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NEW UPDATES Asean Affairs  3 November 2014  

Car makers brace for bumpy ride next year

Indonesia’s car manufacturers may expect another year of hardship in 2015 as automobile sales prospects remain gloomy in the lead-up to an imminent fuel price hike and a lingering economic slowdown.

The Association of the Indonesian Automotive Manufacturers (Gaikindo) forecast that sales of four-wheeled vehicles in the major Southeast Asian auto market would likely remain flat at 1.2 million units this year, the same as last year.

“For now, we are anticipating stagnant sales for the next year,” said Gaikindo chairman Sudirman M. Rusdi after a meeting with the Indonesian Chamber of Commerce and Industry on Thursday.

“We will continue monitoring developments in the market because of the nagging uncertainty, for example, as to when [the government] will be raising fuel prices,” he said.

According to him, rising fuel prices would usually impact car sales for three months by causing a decline in sales of between 10 and 15 percent each month. He said the market would manage to adjust afterward.

The new government under President Joko “Jokowi” Widodo earlier pledged to raise fuel prices by Rp 3,000 (24 US cents) to reduce state spending on the oil subsidy. His economic advisors recently revealed the policy may be implemented this November, but no official announcement has been made so far.

From January to September car sales, a key indicator of consumption in Southeast Asia’s biggest economy, rose slightly by 2.71 percent to 932,943 units from last year. Based on the reading of the first three quarters of this year, the association earlier revised its estimate, saying that this year’s sales might increase by 4 percent to 1.25 million, instead of remaining flat at 1.2 million, the same as last year’s figure.

However, with the upcoming fuel price hike, the association again scaled back its estimates.

After years of resilience, Indonesia is now struggling with a new economic downturn, a repeat of the economic conditions before 2009, with a dwindling of people’s purchasing power.

Some domestic manufacturers have been locking horns to win the hearts of their customers through aggressive promotions as well as through so-called discount wars, at the expense of slimmer margins of profit.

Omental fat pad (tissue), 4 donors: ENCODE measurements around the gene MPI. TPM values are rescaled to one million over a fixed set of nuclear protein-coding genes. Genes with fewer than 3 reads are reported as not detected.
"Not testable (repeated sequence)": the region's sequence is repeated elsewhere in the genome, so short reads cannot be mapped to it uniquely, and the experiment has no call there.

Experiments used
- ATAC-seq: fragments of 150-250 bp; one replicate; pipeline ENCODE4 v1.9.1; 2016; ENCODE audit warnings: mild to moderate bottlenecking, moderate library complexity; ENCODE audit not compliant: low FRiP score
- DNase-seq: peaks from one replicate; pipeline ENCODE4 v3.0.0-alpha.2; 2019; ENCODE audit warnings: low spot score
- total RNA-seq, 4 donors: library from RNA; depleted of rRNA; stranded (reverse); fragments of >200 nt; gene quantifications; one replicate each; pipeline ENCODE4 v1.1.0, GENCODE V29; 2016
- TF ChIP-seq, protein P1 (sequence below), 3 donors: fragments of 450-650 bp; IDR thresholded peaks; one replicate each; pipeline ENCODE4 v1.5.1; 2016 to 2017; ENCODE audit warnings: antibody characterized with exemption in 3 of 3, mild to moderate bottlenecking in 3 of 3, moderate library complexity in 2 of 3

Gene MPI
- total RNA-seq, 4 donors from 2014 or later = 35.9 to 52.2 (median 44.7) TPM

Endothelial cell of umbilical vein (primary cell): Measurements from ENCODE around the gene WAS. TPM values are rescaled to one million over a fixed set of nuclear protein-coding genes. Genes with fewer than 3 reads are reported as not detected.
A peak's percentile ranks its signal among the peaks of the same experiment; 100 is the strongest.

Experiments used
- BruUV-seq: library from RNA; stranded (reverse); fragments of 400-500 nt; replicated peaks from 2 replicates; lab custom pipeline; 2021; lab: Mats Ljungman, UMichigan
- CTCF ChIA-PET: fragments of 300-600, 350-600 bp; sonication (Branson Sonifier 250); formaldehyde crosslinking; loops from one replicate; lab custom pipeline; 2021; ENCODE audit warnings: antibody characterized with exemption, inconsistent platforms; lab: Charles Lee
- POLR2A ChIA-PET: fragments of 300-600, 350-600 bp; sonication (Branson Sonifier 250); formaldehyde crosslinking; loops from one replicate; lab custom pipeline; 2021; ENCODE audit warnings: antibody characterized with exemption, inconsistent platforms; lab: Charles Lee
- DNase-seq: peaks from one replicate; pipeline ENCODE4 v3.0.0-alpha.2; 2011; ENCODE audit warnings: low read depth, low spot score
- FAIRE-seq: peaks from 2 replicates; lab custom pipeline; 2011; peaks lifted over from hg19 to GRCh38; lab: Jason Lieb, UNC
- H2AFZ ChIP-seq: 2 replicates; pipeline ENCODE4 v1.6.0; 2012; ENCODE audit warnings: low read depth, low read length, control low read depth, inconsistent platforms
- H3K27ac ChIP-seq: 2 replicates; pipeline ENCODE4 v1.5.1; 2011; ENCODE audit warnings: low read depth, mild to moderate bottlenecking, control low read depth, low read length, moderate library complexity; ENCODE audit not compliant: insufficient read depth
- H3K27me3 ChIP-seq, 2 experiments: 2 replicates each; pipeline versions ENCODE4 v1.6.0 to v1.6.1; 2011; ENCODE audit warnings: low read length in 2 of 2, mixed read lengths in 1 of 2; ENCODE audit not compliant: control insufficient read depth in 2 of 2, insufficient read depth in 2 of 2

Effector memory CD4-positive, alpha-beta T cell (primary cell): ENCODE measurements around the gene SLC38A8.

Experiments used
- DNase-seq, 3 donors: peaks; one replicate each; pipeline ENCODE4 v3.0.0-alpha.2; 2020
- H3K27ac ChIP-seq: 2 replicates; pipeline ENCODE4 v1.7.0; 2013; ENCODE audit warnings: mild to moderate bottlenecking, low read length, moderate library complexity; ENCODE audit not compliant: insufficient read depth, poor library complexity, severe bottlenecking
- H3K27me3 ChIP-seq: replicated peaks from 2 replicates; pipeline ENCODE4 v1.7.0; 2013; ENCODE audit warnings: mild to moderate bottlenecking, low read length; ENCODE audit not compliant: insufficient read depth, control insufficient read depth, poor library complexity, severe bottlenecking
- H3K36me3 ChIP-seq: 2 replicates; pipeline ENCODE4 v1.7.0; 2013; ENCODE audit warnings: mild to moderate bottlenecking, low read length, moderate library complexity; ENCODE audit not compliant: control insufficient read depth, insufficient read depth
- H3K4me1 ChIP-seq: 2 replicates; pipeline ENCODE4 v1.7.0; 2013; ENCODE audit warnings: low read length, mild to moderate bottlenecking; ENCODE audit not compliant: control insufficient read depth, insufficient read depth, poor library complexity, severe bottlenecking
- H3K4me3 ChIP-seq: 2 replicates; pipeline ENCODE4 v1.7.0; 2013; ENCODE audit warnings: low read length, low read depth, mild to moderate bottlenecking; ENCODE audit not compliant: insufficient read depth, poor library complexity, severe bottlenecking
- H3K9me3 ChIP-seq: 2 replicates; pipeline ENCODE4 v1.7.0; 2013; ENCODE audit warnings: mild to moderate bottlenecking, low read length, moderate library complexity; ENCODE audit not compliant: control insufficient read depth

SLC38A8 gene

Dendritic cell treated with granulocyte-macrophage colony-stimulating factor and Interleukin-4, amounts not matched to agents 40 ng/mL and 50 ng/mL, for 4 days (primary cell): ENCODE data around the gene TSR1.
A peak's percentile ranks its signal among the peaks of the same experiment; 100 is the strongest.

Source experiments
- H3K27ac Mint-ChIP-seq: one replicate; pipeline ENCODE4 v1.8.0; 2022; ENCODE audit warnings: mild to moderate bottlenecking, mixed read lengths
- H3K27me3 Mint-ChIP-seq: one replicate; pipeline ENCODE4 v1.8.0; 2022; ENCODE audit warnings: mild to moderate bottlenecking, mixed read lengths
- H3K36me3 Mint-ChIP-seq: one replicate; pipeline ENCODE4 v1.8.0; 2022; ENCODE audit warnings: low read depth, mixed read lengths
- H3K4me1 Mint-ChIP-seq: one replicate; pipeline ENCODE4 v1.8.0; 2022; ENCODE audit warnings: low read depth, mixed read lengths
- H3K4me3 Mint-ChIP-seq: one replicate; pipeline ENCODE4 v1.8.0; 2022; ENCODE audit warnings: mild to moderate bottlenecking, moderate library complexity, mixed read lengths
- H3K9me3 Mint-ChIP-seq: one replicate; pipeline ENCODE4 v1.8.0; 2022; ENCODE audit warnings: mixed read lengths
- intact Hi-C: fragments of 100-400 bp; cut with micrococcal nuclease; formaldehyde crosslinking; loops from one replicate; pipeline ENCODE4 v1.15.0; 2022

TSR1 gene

Gaikindo expected the low-cost green car (LCGC) would continue playing a role as one of the key drivers of overall sales growth in the future.

“LCGCs help boost our sales amid weakening purchasing power. We may see this situation remaining the same until next year,” Sudirman said.

According to Gaikindo’s data, the affordable cars, which are tagged at around Rp 100 million each, accounted for 13.5 percent of total sales during the first three quarters of this year, slightly lower than its target of 14 percent for the year.

Gaikindo’s data also found out that there had been a shifting trend in recent months, in that those who bought cars were mostly first-time car owners: representing around 70 percent of total car sales. Early this year, only around 30 percent of people purchasing automobiles were first-time car owners.

Sudirman said that Gaikindo would maintain the 14 percent sales target for LCGCs for next year because of the sluggish economy.

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This year in Thailand-what next?

AseanAffairs   04 January 2011
By David Swartzentruber      

It is commonplace in journalism to write two types of articles at the transition point between the year that has passed and the New Year. As this writer qualifies as an “old hand” in observing Thailand with a track record dating back 14 years, it is time take a shot at what may unfold in Thailand in 2011.

The first issue that can’t be answered is the health of Thailand’s beloved King Bhumibol, who is now 83 years old. He is the world's longest reigning monarch, but elaborate birthday celebrations in December failed to mask concern over his health. More






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